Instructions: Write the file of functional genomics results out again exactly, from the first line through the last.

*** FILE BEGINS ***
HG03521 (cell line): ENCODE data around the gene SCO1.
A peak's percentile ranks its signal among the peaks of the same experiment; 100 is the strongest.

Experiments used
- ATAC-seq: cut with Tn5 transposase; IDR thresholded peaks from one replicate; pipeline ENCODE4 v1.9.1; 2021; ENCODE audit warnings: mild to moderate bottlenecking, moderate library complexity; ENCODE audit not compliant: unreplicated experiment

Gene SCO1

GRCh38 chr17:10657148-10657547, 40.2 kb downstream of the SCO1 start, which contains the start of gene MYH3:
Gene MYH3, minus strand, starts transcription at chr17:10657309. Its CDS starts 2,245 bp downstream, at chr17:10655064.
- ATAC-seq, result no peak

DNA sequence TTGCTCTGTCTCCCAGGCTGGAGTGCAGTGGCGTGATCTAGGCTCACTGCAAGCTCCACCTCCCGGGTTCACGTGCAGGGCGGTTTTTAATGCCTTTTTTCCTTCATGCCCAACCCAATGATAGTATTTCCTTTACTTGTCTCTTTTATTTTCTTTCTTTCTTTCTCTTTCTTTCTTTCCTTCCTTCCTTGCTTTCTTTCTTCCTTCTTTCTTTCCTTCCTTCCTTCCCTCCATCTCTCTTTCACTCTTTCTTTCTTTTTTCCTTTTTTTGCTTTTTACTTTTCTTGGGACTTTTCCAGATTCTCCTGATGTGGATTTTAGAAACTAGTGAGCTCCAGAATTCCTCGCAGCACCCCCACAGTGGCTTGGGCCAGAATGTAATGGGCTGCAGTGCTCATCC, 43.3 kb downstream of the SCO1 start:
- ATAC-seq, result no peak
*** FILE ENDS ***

HG03521 (cell line): ENCODE data around the gene SCO1.
A peak's percentile ranks its signal among the peaks of the same experiment; 100 is the strongest.

Experiments used
- ATAC-seq: cut with Tn5 transposase; IDR thresholded peaks from one replicate; pipeline ENCODE4 v1.9.1; 2021; ENCODE audit warnings: mild to moderate bottlenecking, moderate library complexity; ENCODE audit not compliant: unreplicated experiment

Gene SCO1

GRCh38 chr17:10657148-10657547, 40.2 kb downstream of the SCO1 start, which contains the start of gene MYH3:
Gene MYH3, minus strand, starts transcription at chr17:10657309. Its CDS starts 2,245 bp downstream, at chr17:10655064.
- ATAC-seq, result no peak

DNA sequence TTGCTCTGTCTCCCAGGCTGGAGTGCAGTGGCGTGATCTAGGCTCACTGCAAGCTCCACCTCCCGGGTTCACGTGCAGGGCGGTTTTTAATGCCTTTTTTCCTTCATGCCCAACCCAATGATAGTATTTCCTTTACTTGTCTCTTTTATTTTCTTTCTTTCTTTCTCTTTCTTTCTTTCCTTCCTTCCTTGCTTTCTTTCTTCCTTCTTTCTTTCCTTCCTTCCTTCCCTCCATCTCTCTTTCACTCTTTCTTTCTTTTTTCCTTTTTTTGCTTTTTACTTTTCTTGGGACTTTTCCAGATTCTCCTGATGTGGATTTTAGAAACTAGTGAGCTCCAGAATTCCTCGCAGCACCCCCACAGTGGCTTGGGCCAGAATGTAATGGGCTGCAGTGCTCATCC, 43.3 kb downstream of the SCO1 start:
- ATAC-seq, result no peak